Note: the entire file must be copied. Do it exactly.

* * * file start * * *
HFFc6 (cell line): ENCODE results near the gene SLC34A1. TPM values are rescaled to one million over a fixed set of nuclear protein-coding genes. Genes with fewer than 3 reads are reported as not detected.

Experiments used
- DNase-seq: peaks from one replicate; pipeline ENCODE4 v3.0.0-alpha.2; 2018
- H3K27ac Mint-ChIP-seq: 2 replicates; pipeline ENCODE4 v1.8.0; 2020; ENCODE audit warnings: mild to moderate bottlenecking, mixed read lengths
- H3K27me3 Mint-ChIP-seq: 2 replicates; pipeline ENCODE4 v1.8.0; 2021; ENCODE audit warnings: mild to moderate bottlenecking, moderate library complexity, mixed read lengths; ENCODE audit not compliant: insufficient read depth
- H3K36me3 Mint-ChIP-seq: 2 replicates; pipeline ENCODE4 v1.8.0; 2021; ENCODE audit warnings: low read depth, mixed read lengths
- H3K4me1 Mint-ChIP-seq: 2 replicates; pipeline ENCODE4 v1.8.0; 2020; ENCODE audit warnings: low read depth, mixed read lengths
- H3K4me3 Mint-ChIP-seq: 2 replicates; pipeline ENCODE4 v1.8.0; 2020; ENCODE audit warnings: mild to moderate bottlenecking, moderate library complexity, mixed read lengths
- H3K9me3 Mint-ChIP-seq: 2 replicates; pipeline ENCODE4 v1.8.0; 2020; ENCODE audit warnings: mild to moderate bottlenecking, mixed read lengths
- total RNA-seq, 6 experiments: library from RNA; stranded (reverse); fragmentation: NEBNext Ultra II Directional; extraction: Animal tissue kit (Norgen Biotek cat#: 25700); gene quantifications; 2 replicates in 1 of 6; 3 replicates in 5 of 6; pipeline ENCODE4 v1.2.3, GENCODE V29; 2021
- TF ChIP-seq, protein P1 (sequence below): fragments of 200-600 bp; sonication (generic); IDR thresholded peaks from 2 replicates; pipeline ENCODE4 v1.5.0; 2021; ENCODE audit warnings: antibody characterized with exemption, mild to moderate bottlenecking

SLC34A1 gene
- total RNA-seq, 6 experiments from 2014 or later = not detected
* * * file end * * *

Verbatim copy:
HFFc6 (cell line): ENCODE results near the gene SLC34A1. TPM values are rescaled to one million over a fixed set of nuclear protein-coding genes. Genes with fewer than 3 reads are reported as not detected.

Experiments used
- DNase-seq: peaks from one replicate; pipeline ENCODE4 v3.0.0-alpha.2; 2018
- H3K27ac Mint-ChIP-seq: 2 replicates; pipeline ENCODE4 v1.8.0; 2020; ENCODE audit warnings: mild to moderate bottlenecking, mixed read lengths
- H3K27me3 Mint-ChIP-seq: 2 replicates; pipeline ENCODE4 v1.8.0; 2021; ENCODE audit warnings: mild to moderate bottlenecking, moderate library complexity, mixed read lengths; ENCODE audit not compliant: insufficient read depth
- H3K36me3 Mint-ChIP-seq: 2 replicates; pipeline ENCODE4 v1.8.0; 2021; ENCODE audit warnings: low read depth, mixed read lengths
- H3K4me1 Mint-ChIP-seq: 2 replicates; pipeline ENCODE4 v1.8.0; 2020; ENCODE audit warnings: low read depth, mixed read lengths
- H3K4me3 Mint-ChIP-seq: 2 replicates; pipeline ENCODE4 v1.8.0; 2020; ENCODE audit warnings: mild to moderate bottlenecking, moderate library complexity, mixed read lengths
- H3K9me3 Mint-ChIP-seq: 2 replicates; pipeline ENCODE4 v1.8.0; 2020; ENCODE audit warnings: mild to moderate bottlenecking, mixed read lengths
- total RNA-seq, 6 experiments: library from RNA; stranded (reverse); fragmentation: NEBNext Ultra II Directional; extraction: Animal tissue kit (Norgen Biotek cat#: 25700); gene quantifications; 2 replicates in 1 of 6; 3 replicates in 5 of 6; pipeline ENCODE4 v1.2.3, GENCODE V29; 2021
- TF ChIP-seq, protein P1 (sequence below): fragments of 200-600 bp; sonication (generic); IDR thresholded peaks from 2 replicates; pipeline ENCODE4 v1.5.0; 2021; ENCODE audit warnings: antibody characterized with exemption, mild to moderate bottlenecking

SLC34A1 gene
- total RNA-seq, 6 experiments from 2014 or later = not detected